A History of the Human Brain: A book review by Bob Morris


A History of the Human Brain: From the Sea Sponge to CRISPR, How Our Brain Evolved
Bret Stetka
Timber Press (2021)

Here’s a comprehensive — and entertaining — examination of human brain evolution.

In layman’s terms, the mind is what the brain does. At least that is what I was told when I was ten years old and had the opportunity to ask a scientist questions about the brain and the mind. Yes, I realize there is MUCH more to be said about both but — please correct me if I’m wrong — I think it would be impossible to write a book that provides an authoritative history of the human mind.

According to Bret Stetka, “The story of the human brain is meandering. It starts small, with simple, single-cell microbes and a host of weird sea creatures evolving early cell-to-cell communication, a harbinger of the neurons that would later coalesce into our nervous system…Through some combination of happenstance and ancestral adaptations, [Homo sapiens] endured when other humans did not. We were the strongest species on the African plains. Nor the fastest. It was our large, complex brain that kept us alive and, for better or worse, allowed us to influence the fate of the planet like no other species ever before.”

In his review of this book, Lloyd I Sederer observes, “Our guide and narrator, [Stetka], understandably, is particularly fascinated by what he calls, ‘Upright Citizens,’ particularly chimpanzees, bonobos, apes, and humans (all members of the Family of Hominids). I had no idea how I, too, would become enraptured by this odd lot of fellow creatures (and even more enraptured by human evolution) until I read Stetka’s tales. It has been said that a great book cannot be great due to its subject alone; the writer, as well, must be passionate about their subject and infect the reader with that same ardor. Stetka is a keen observer and raconteur. This book, his first, is replete with bon mots, phrases, wise asides, and a sprinkling of irony and humor, which make you want to turn to the individual beside you (in my case, my wife) and say, I gotta read you this! That is what awaits you in 229 pages (plus notes, bibliography, and index)—lest you think this book is a door stopper of 1000 pages!'” Actually, 271.

In or near the central business district in most major cities, there is a farmer’s market at which some merchants (at least pre-COVID) offer slices of fresh fruit as samples of their wares. In that same spirit, I now offer additional brief excerpts that suggest the thrust and flavor of Stetka’s lively style:

o “As actor and comedian Steve Carell told Wired in 2008, ‘Children are very smart, in their own way. A child’s brain is like a sponge, and you know how smart sponges are.’ The irony is that the story of the modern brain actually does begin with the sponge.” (Page 25)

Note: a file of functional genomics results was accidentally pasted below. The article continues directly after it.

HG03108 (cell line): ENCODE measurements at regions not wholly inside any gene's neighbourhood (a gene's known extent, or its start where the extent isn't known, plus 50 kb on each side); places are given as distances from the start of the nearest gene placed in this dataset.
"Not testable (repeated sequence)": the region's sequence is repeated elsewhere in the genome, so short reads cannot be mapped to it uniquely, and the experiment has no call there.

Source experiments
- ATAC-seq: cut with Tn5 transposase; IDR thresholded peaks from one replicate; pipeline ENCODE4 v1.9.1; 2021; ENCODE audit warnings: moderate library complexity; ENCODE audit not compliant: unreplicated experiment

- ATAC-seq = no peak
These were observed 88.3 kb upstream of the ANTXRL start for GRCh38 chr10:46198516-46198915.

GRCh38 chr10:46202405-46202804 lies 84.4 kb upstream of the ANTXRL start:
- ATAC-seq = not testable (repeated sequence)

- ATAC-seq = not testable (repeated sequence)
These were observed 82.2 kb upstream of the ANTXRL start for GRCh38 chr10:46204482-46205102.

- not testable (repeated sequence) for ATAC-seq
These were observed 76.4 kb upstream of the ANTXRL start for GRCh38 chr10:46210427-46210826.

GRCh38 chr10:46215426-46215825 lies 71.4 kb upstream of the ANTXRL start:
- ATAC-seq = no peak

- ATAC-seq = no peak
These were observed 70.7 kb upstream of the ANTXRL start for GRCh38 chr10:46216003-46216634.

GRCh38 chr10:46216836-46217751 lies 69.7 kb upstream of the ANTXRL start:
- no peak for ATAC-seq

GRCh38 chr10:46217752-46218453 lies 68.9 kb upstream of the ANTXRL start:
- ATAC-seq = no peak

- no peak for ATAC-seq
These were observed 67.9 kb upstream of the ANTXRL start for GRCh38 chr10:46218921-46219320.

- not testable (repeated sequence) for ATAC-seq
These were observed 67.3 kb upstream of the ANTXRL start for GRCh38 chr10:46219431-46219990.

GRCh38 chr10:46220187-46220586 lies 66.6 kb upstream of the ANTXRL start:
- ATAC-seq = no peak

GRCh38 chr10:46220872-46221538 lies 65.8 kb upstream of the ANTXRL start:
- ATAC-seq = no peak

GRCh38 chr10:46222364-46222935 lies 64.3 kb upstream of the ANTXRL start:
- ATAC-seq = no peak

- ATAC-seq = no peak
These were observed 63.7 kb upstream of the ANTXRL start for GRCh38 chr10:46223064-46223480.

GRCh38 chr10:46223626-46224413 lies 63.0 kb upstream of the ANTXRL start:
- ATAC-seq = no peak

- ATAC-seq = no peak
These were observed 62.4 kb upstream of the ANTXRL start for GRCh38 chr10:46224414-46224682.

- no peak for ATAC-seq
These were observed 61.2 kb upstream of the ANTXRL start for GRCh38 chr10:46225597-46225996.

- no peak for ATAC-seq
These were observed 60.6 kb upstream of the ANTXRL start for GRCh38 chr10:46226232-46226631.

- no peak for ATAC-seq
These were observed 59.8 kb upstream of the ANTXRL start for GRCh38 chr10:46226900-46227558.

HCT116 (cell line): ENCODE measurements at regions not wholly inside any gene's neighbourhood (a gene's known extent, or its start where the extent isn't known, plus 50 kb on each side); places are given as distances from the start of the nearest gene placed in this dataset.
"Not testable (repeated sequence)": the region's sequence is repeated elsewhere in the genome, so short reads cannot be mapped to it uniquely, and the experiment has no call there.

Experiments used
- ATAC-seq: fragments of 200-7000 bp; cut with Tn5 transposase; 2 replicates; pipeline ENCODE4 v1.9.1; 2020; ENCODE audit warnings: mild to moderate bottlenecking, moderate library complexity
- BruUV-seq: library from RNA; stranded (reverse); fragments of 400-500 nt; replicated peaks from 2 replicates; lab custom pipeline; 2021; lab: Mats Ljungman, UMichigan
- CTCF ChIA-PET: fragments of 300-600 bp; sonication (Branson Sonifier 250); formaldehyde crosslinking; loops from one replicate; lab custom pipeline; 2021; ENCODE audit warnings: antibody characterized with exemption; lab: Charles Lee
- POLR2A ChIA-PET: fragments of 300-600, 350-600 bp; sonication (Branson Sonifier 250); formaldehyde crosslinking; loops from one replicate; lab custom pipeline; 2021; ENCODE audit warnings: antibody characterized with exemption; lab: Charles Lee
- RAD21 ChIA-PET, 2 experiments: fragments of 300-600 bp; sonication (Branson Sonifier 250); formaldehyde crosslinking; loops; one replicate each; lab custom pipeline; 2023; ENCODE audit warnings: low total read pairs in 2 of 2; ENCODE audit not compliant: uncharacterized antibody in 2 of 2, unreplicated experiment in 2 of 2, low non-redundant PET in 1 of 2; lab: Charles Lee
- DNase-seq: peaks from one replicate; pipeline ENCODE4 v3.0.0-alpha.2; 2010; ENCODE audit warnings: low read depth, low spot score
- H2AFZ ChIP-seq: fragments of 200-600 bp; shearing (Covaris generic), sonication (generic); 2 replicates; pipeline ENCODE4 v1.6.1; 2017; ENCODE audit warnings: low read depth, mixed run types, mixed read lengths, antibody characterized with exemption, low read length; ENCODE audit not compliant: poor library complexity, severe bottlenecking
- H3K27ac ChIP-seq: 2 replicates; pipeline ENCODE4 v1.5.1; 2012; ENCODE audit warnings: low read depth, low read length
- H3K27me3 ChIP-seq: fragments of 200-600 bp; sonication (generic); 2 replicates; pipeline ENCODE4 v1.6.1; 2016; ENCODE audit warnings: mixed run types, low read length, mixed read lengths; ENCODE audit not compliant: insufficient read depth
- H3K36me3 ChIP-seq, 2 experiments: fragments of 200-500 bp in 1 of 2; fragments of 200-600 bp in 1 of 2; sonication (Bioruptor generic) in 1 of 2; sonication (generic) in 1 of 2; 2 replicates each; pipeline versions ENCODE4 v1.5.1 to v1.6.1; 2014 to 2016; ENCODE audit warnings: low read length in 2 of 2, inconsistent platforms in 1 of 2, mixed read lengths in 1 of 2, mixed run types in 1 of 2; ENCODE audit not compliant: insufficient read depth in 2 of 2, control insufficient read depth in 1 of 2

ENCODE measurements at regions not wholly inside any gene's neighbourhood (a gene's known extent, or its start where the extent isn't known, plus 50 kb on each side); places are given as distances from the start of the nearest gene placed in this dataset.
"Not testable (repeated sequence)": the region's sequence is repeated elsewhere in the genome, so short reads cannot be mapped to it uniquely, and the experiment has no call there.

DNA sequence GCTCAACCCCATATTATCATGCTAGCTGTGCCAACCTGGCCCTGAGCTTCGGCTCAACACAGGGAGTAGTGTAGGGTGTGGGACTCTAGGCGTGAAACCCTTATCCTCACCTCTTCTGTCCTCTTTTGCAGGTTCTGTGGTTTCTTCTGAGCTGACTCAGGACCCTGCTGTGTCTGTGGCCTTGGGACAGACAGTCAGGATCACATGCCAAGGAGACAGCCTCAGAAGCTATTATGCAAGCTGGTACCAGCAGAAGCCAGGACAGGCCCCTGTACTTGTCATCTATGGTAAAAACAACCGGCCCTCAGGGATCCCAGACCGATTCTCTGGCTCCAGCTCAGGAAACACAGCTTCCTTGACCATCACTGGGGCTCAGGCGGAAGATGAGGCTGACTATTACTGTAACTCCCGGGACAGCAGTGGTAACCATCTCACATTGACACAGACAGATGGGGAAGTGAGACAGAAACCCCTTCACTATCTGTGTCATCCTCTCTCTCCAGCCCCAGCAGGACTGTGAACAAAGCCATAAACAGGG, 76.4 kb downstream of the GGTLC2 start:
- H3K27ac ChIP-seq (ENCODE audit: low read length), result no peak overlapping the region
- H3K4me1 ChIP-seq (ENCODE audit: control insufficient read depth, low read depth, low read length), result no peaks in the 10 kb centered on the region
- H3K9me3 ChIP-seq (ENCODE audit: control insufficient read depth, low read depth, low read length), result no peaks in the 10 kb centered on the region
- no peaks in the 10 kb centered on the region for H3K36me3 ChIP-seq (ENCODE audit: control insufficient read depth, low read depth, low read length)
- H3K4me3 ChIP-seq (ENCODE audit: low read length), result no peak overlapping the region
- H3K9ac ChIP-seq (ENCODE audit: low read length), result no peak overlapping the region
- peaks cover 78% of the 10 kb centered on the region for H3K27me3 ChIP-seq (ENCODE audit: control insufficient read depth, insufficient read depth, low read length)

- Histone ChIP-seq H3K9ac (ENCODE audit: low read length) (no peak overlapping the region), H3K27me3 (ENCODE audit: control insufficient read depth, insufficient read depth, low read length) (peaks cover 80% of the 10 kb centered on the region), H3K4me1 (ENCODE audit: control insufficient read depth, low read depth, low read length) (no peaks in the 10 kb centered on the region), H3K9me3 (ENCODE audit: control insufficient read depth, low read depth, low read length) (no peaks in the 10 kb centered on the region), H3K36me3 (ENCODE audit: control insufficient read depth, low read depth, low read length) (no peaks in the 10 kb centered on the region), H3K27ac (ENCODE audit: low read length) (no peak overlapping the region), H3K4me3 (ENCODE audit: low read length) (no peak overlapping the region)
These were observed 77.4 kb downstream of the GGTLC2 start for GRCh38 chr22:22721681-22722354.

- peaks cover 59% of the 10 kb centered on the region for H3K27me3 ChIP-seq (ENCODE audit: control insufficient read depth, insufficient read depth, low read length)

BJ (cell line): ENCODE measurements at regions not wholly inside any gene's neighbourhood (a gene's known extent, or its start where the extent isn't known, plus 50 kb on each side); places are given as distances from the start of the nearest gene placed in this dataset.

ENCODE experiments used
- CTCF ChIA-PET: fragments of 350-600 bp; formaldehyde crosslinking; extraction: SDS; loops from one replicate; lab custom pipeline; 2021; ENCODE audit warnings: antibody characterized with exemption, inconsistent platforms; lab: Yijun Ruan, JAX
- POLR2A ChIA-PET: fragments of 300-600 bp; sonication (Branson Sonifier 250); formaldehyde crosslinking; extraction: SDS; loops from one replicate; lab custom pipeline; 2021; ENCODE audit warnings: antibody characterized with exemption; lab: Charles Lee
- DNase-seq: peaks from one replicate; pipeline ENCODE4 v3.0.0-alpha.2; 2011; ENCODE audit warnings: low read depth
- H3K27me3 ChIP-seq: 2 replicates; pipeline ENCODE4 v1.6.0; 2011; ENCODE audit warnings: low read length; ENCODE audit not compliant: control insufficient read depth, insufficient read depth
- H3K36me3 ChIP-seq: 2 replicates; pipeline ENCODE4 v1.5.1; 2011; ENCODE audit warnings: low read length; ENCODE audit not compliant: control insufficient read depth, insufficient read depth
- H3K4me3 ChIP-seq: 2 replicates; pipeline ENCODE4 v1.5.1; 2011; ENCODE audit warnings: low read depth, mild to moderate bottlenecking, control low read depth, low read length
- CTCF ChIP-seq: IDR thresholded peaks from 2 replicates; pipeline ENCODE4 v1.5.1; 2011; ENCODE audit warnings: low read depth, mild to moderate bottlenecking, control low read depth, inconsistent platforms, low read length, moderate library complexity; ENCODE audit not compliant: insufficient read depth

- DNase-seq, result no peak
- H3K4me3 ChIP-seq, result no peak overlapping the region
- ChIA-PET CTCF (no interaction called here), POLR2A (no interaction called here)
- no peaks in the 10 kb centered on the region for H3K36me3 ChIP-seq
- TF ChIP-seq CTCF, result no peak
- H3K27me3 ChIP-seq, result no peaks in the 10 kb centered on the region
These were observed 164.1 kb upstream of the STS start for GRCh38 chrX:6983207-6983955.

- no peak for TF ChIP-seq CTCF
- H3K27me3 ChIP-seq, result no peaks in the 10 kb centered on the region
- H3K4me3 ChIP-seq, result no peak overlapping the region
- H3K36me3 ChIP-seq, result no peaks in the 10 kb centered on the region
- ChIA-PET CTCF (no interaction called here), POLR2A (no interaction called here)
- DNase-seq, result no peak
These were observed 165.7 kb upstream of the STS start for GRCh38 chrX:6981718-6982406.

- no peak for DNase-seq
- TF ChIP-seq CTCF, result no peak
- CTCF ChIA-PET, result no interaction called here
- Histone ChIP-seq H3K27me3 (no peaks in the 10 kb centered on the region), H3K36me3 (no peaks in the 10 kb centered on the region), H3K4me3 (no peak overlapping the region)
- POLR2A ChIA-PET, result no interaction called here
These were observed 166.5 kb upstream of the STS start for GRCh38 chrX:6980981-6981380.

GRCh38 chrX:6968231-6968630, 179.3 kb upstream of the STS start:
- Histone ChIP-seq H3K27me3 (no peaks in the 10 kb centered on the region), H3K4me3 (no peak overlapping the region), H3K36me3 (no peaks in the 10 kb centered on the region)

o “Keep in mind that even with increasingly telling fossils and modern gene sequencing technology, tracing biologies trajectories can be an exhaustive exercise. As might be expected of a process largely based on random mutation, Darwinian evolution is a tortured mess. The tree of life is really more of a shrub, all tangled branches, dead-end twigs, extinctions, new adaptations, and new species.” (34)

o “A human population living in a sheltered, unchanging island existence wouldn’t have had the same adaptive pressures to evolve a big brain. They knew their ecosystem, predators, and food sources well. They didn’t have other humans to contend with. There wasn’t much environmental change for selection to act on. But the majority of humans on the mainland had to eke it out in dangerous ecosystems. A bigger, smarter brain was key to surviving and outsmarting our enemies and predators.” (84)

o “We share the vast majority of our DNA with both chimps and bonobos, and our best and worst tendencies seem tangled up in our shared gnomes. It’s impossible to say we got this quality or that directly from a shared ancestor with other species, but we’re offered a glimpse into aspects of our personalities by observing theirs.” (133)

o “Compared to other apes, Sapiens have very small teeth and a reduced jaw. It’s thought that this change occurred in part to accommodate for language, with a smaller instrument being better capable of controlling sound…If our preadaptations for communication and social complexity primed our brain to take over the world, it was one soft, fleshy food in particular that provided the fuel: meat.” (166)

o “It’s undeniable that when humans show up, we ruin everything.

“As members of Homo sapiens made their way out of Africa and around the world, we wreaked havoc on other species, especially the megafauna…We had little awareness of what we were doing. We lived the best we knew how based on our biology, instinct, and cultural creations. If there was available meat, we ate it. We conquered the world through a lethal combination of wits and a relentless use of resources.” (227)

o “Hopefully, our big brain thinks up new ways to exist on our planet responsibly, while at the same time addressing the damage we’ve done. Neuroscience will advance. Genomes will evolve. Culture will change by the second. And we may endure, just as our ancestors did 150,000 years ago., huddled in a rocky coastal cave, struggling to crack open an especially difficult oyster before the tide sets in.”229)

Obviously, no brief commentary such as mine could possibly do full justice to the scope and depth of Bret Stetka’s coverage and the value of the information and insights he provides. However, I hope I have at least indicated why I think so highly of his contributions to knowledge leadership.

A History of the Human Brain is a brilliant achievement. As Bret Stetka clearly indicated, it is ” the story of our big awkwardly complex brain and how it got here.”


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